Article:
The Bring Your Own Device (BYOD) phenomenon is not a phenomenon; it is a culturally- and technologically-driven human behaviour trend.
The trouble is, the global marketing machine prefers to use one over-emphatic word rather than seven realistically descriptive ones… so phenomenon it must be, by and large.
The age of corporate IT control is over
BYOD has now come to mean that the age of corporate IT control is over.
The executive in the field no longer takes his or her standard issue laptop and/or other device and abides by the wider scope of rules and policies laid down by the IT directorate. Previously, the height of individuality was installing a couple of your own applications and changing your screensaver — that time has gone.
As we all know, the upshot of BYOD reality is that we have to now affect some control over the workers who have, in very real terms, brought their own. But does this control have to be totally coercive and draconian from the get go? Can we work (more productively perhaps) towards something more even handed?
In other words, what is a “flexible and inclusive” BYOD strategy and how is it made practically and pragmatically possible in the real world?
Flexible and inclusive BYOD?
Setting usage policies is good, but we can do more and start further back down the food chain. We can also think about designing corporate applications so that they are fashioned to meet the needs of a BYOD world from the outset. Making sure this design approach straddles cross-platform operating systems is just one element of creating a flexible and inclusive BYOD strategy.
BYOD evangelists talk about the importance of creating a “vendor neutral applications portfolio” with a future-proof architecture and rightly so. Let us remember that BYOD itself (as a phenomenon no less) is brought about (very often) by the fact that IT has not provided an adequate level of applications and/or device functionality to workers, so they will find their own preferred means of computing — and this often means BYOA (Bring Your Own Application) also comes into the mix.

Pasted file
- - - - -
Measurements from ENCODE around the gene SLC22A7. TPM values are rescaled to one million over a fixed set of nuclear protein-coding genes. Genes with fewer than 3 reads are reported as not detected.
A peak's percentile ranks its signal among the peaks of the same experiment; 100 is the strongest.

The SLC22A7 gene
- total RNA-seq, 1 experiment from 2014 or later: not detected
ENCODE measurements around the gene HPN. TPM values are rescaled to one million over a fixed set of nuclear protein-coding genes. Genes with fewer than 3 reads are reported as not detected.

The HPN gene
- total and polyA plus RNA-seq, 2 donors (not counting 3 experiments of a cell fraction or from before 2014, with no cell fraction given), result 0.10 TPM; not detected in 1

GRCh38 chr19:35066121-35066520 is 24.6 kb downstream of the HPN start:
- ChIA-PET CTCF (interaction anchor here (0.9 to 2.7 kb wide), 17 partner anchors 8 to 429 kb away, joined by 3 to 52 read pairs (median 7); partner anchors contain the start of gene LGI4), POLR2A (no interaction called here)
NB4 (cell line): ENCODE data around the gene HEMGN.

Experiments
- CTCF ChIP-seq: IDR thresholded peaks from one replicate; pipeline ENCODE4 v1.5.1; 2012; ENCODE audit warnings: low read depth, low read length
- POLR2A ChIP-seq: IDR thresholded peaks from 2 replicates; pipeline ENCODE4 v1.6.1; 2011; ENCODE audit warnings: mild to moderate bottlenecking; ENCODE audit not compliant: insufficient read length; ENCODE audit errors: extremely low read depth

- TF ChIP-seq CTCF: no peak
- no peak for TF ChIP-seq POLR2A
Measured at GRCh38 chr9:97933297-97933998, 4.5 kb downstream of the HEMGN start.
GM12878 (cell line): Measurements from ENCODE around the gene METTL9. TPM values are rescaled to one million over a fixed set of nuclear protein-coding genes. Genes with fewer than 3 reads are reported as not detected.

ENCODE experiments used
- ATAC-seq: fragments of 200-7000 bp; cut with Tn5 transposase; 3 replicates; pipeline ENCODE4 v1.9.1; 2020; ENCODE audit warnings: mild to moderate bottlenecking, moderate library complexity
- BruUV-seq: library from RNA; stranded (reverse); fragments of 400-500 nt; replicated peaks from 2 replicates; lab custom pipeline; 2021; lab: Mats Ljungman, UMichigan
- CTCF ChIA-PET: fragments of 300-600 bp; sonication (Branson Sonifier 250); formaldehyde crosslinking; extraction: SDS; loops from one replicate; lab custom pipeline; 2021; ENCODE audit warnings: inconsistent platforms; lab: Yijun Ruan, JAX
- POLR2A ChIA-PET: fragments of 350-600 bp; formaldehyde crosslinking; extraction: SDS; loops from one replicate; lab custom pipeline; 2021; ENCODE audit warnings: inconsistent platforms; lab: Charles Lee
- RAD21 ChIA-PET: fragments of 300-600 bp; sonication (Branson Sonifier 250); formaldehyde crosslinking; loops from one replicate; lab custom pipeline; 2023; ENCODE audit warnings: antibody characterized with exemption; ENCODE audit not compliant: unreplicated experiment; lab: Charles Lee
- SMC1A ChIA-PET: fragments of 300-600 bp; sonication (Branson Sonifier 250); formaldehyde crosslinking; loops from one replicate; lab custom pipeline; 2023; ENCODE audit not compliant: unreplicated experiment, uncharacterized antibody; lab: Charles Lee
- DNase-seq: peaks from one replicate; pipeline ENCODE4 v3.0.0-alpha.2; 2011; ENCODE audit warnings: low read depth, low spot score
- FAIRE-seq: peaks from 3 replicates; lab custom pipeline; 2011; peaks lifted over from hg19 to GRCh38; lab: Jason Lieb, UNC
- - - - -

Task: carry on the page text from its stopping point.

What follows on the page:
Intel reminds us that a decade ago, Wi-Fi was considered a new, disruptive technology… but today, it has become the computing norm. Consumerization and BYOD usage is on a comparable path.
The company reminds us that an important aspect of our changing workforce is age. Workers from Generation X, Generation Y, and beyond grew up using technology. In fact, college graduates of 2012 have never known a world without the Internet. This means we need to be not just flexible and inclusive in our approach to BYOD, we must also be sympathetically age-aware with our BYOD strategy — it won’t be simple.
According to Intel, many devices based on Intel technologies offer built-in management and security capabilities that help IT troubleshoot and remediate devices remotely, even if the operating system is not functioning.
“With hardware-assisted security features, you can gain added protection for users and corporate data that goes beyond what software-only solutions can provide. These added security capabilities deliver intrinsic support and peace of mind to organizations that are managing consumerization,” wrote Intel, in a recent white paper.
Intel advocates engaging end users and key stakeholders in technology discussions early on, so that we can gain a better understanding of the “desired computing experience” as the company puts it. What experience is the employee after, exactly? What are they using the technology for?
In the modern world of BYOD end-user computing, most enterprise operations have traditionally taken a “device-centered approach” and this worked okay in an age when employees were using only employer-provided desktops. If we fail to shift our focus from devices to a “user-centred approach” then we will fail in our attempt to create a flexible and inclusive BYOD strategy.
This post is sponsored by itcenterconnect.intel.com